2,000 years of accepted truth when he rejected the idea that the sun revolved
around the Earth, insisting instead that the Earth and other planets revolved
around the sun. Paradigm shift.
Isaac Newton, with his theories of gravity, triggered a fundamental
readjustment in our perception of the physical world. Paradigm shift.
Albert Einstein demonstrated that Newtonian physics described barely the
surface of an elegantly balanced universe. Paradigm shift.
Charles Darwin found our origins, Sigmund Freud our subconscious. Paradigm
Andreessen started an unproven software business that allegedly helps
companies run their businesses. But even if it works as promised, it certainly
won't compress time by a magnitude of three to five, nor cause us to change our
fundamental perceptions of the universe. Not a paradigm shift. Not even close.
But if you believe the hype Wired has bought into, then Andreessen probably has
some stock he'll want to sell you.
Who gets the credit? If Andreessen has even a minor role in any paradigm
shift, it's one that began thousands of years ago with the invention of
number-crunching and culminated in the "group-think" that fueled the
development of the computer. To whom do we assign computer parenthood? The
unknown creator of the abacus? Muhammad ibn Musa al-Khwarizmi, the 9th century
Persian mathematician who developed the concept of the algorithm? William
Oughtred and his slide rule? Joseph-Marie Jacquard, who invented a loom
automated with punched cards? Charles Babbage and his mathematical, celestial
and navigation tables? Vannevar Bush and his 1928 differential analyzer? Alan
Turning and his theories of artificial intelligence in 1937? Bell Labs and the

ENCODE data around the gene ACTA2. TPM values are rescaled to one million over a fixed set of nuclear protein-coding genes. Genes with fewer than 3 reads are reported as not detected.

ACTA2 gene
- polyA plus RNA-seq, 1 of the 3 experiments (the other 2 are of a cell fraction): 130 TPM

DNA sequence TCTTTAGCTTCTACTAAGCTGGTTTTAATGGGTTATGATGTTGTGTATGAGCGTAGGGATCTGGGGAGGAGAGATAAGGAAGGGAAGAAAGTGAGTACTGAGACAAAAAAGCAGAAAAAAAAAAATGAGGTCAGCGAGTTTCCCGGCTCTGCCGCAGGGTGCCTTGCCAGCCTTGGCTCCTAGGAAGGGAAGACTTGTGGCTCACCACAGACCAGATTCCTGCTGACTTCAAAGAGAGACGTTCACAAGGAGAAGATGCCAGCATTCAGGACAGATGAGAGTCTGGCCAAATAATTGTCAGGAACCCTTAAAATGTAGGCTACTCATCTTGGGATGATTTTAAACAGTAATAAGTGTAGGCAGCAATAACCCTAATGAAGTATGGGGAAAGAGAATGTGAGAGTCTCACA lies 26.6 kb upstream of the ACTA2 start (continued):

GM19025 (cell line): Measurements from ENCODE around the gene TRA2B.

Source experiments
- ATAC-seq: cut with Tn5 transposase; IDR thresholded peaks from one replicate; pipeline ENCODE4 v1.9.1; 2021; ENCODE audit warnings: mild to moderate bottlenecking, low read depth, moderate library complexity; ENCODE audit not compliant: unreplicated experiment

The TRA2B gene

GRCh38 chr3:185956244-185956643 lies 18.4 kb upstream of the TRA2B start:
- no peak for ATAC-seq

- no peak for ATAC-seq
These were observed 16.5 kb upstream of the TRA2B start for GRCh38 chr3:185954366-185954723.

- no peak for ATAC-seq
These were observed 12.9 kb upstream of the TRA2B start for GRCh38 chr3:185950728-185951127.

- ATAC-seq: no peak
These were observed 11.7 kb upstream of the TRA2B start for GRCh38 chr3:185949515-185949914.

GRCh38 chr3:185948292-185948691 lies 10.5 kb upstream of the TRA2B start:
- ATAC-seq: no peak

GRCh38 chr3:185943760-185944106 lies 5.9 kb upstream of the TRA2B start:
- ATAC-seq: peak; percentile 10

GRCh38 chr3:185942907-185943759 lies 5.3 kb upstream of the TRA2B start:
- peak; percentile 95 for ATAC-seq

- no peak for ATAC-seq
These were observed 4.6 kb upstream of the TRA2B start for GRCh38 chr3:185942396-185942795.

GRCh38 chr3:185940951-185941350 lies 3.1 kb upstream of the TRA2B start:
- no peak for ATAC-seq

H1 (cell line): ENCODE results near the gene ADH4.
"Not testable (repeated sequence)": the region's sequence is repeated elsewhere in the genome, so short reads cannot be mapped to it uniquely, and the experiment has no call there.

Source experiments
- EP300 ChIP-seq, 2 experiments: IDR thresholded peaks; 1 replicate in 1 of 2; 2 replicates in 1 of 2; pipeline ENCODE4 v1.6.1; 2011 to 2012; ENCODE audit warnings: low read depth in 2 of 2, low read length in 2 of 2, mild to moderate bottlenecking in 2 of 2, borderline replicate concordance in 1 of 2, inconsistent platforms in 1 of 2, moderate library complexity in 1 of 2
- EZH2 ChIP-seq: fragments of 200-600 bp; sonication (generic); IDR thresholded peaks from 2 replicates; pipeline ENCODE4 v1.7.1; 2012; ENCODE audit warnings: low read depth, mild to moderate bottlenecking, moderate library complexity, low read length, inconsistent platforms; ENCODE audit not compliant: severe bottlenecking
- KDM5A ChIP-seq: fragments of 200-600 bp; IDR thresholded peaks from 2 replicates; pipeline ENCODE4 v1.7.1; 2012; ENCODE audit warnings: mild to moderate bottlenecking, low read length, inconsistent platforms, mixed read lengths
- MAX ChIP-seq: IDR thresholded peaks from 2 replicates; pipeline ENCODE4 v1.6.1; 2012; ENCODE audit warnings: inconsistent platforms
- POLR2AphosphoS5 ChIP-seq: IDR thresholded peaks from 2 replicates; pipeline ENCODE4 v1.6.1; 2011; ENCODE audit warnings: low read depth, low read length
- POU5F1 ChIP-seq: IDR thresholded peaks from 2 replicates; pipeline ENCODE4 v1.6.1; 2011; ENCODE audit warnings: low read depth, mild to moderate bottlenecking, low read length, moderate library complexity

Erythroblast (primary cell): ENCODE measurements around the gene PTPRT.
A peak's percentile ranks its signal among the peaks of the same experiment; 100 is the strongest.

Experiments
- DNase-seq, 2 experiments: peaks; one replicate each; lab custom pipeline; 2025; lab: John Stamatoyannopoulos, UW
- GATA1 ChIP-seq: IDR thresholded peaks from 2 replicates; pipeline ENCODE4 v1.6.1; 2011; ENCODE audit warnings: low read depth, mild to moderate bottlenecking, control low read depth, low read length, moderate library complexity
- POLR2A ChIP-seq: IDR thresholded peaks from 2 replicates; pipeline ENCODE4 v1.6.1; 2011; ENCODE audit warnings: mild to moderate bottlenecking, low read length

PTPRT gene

transistor? The ENIAC team in 1943? John von Neumann's work at Princeton
University's Institute for Advanced Study in 1948? The UNIVAC team in 1951? IBM
in 1953? It's a history in which Andreessen is a mere footnote.
Two books, both published this year, stand out as antidotes to the Wired
hype. Paradoxically, Paulina Borsook, the author of the first, was a writer at Wired
in its early days. Her book, a skeptical, high-heeled strut over the underbelly
of the beast titled Cyberselfish, is a Norman Mailer-esque critique that
mostly names and always skewers the libertarian denizens of Silicon Valley.
Borsook is wonderfully unrelenting and hardheaded in her pursuit of nuance,
which Mailer claimed was often more revealing than the mere fact. The other book
is Jeff Goodell's Sunnyvale: The Rise and Fall of a Silicon Valley Family
- his own. Living at the privileged epicenter of the Fountain of Plenty, the
Goodells represent the millions who prove Leo Tolstoy's observation that
"every unhappy family is unhappy in its own way."
We need Borsook and Goodell to bring us back to Earth, to remind us that new
products fueled by greed and market forces do not a paradigm shift make. Borsook
reveals that the emperors have no clothes. Goodell reminds us that though most
of us live in the treadmill world of Sisyphus - pushing boulders up hills only
to watch them roll down again - a good, decent and worthwhile life can be had
amid the toil. In the pages of those books one may find some truth - or at least
a more honest perspective than Wired's profile of a man who once acknowledged
himself a "media whore."